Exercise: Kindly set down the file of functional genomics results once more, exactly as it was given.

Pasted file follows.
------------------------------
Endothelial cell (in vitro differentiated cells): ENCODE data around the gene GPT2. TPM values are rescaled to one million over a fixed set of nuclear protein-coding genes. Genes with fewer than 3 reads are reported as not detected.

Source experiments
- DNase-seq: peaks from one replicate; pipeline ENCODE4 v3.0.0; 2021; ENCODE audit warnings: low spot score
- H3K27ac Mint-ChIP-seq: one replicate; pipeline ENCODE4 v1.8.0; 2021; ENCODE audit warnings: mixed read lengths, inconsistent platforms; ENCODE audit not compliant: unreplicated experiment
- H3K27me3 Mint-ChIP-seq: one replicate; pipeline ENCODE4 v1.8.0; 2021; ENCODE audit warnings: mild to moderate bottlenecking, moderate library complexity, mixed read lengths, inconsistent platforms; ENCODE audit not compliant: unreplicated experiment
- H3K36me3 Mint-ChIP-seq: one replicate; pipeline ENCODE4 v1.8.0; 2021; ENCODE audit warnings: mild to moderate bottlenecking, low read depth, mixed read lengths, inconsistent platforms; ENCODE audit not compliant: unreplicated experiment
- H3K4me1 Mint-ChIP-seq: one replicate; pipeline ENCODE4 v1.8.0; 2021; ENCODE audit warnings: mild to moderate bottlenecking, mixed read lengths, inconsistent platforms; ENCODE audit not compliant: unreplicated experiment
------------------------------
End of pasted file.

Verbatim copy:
Endothelial cell (in vitro differentiated cells): ENCODE data around the gene GPT2. TPM values are rescaled to one million over a fixed set of nuclear protein-coding genes. Genes with fewer than 3 reads are reported as not detected.

Source experiments
- DNase-seq: peaks from one replicate; pipeline ENCODE4 v3.0.0; 2021; ENCODE audit warnings: low spot score
- H3K27ac Mint-ChIP-seq: one replicate; pipeline ENCODE4 v1.8.0; 2021; ENCODE audit warnings: mixed read lengths, inconsistent platforms; ENCODE audit not compliant: unreplicated experiment
- H3K27me3 Mint-ChIP-seq: one replicate; pipeline ENCODE4 v1.8.0; 2021; ENCODE audit warnings: mild to moderate bottlenecking, moderate library complexity, mixed read lengths, inconsistent platforms; ENCODE audit not compliant: unreplicated experiment
- H3K36me3 Mint-ChIP-seq: one replicate; pipeline ENCODE4 v1.8.0; 2021; ENCODE audit warnings: mild to moderate bottlenecking, low read depth, mixed read lengths, inconsistent platforms; ENCODE audit not compliant: unreplicated experiment
- H3K4me1 Mint-ChIP-seq: one replicate; pipeline ENCODE4 v1.8.0; 2021; ENCODE audit warnings: mild to moderate bottlenecking, mixed read lengths, inconsistent platforms; ENCODE audit not compliant: unreplicated experiment